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St Gall, City Of

ST GALL, CITY OF, capital of the Swiss canton of that name, is situated in the upland valley of the Steinach, 2195 ft. above the sea-level. It is by rail 9 m. S.W. of Rorschach, its port on the lake of Constance, and 53 m. E. of Zurich. The older or central portion of the town retains the air of a small rural capital, but the newer quarters present the aspect of a modern commercial centre. At either extremity considerable suburbs merge in the neighbouring towns of Tablat and of Straubenzell. Its chief building is the abbey church of the celebrated old monastery. This has been a cathedral church since 1846. In its present form it was constructed in 1756-1765. The famous library is housed in the former palace of the abbot, and is one of the most renowned in Europe by reason of its rich treasures of early MSS. and printed books. Other portions of the monastic buildings are used as the offices of the cantonal authorities, and contain the extensive archives both of this monastery and of that of Pfafers. The ancient churches of St Magnus (Old Catholics) and of St Lawrence (Protestant) were restored in the 19th century. The town library, which is rich in Reformation and post-Reformation MSS. and books, is in the buildings of the cantonal school. The museum contains antiquarian, historical and natural history collections, while the new museum of industrial art has an extensive collection of embroideries of all ages and dates. There are a number of fine modern buildings, such as the Bourse. The town is the centre of the Swiss muslin, embroidery and lace trade. About 10,000 persons were in 1900 occupied in and near the town with the embroidery industry, and about 49,000 in the canton. Cold and fogs prevail in winter (though the town is protected against the north wind) , but the heat in summer is rarely intense. In 1900 the population was 33,116 (having just doubled since 1870), of whom almost all were German-speaking, while the Protestants numbered 17,572, the Catholics (Roman or " Old ") 15,006 and the Jews 419.

The town of St Gall owes its origin to St Gall, an Irish hermit, who in 614, built his cell in the thick forest which then covered the site of the future monastery, and lived there, with a few companions, till his death in 640. Many pilgrims later found their way to his cell, and about the middle of the 8th century the collection of hermits' dwellings was transformed into a regularly organized Benedictine monastery. For the next three centuries this was one of the chief seats of learning and education in Europe. About 954 the monastery and its buildings were surrounded by walls as a protection against the Saracens, and this was the origin of the town. The temporal powers of the abbots vastly increased, while in the 13th century the town obtained divers privileges from the emperor and from the abbot, who about 1205 became a prince of the Empire. In 1311 St Gall became a free imperial city, and about 1353 the gilds, headed by that of the cloth-weavers, obtained the control of the civic government, while in 1415 it bought its liberty from the German king Sigismund. This growing independence did not please the abbot, who struggled long against it and his rebellious subjects in Appenzell, which formed the central portion of his dominions. After the victory of the Appenzellers at the battle of the Stoss (1405) they became (1411) "allies" of the Swiss confederation, as did the town of St Gall a few months later, this connexion becoming an " everlasting " alliance in 1454, while in 1457 the town was finally freed from the abbot. The abbot, too, became (in 1451) the ally of Zurich, Lucerne, Schwyz and Glarus. In 1468 he bought the county of the Toggenburg from the representatives of its counts, a family which had died out in 1436, and in 1487 built a monastery above Rorschach as a place of refuge against the turbulent citizens, who, however, destroyed it in 1489. The Swiss intervened to protect the abbot, who (1490) concluded an alliance with them which'reduced his position almost to that of a " subject district." The townsmen adopted the Reformation in 1524, and this new cause of difference further envenomed their relations with the abbots. Both abbot and town were admitted regularly to the Swiss diet, occupying a higher position than the rest of the " allies " save Bienne, which was on the same footing. But neither succeeded in its attempts to be received a full member of the Confederation, the abbot being too much like a petty monarch and at the same time a kind of " subject " already, while the town could not help much in the way of soldiers. In 1798 and finally in 1805 the abbey was secularized, while out of its dominions (save the Upper Toggenburg, but with the Altstatten district, held since 1490 by the Swiss) and those of the town the canton Santis was formed, with St Gall as capital. (W. A. B. C.)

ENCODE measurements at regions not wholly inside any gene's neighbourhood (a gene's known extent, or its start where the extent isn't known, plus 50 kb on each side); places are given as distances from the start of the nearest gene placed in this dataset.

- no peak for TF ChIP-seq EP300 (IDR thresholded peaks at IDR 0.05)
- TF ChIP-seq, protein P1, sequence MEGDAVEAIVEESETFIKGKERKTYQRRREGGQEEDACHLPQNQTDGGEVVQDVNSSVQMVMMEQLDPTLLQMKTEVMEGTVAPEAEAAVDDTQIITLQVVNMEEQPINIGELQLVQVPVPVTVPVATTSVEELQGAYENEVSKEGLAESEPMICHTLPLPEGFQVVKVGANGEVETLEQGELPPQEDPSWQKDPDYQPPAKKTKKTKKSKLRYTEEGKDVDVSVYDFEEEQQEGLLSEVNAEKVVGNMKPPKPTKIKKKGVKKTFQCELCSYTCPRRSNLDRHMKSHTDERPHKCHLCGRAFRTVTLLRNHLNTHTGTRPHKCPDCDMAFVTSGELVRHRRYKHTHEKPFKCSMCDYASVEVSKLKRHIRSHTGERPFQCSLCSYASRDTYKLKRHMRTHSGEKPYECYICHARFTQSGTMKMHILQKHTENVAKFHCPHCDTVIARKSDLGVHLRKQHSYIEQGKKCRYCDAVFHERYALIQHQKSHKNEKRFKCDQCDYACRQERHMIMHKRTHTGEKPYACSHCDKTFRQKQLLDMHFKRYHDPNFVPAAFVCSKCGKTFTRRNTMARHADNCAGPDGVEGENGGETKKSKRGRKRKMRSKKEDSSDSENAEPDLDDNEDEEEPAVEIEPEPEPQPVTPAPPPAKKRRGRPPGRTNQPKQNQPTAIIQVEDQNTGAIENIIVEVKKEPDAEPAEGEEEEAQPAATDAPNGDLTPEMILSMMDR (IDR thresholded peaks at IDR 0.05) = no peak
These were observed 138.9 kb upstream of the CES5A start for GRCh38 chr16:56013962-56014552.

Note - this article incorporates content from Encyclopaedia Britannica, Eleventh Edition, (1910-1911)

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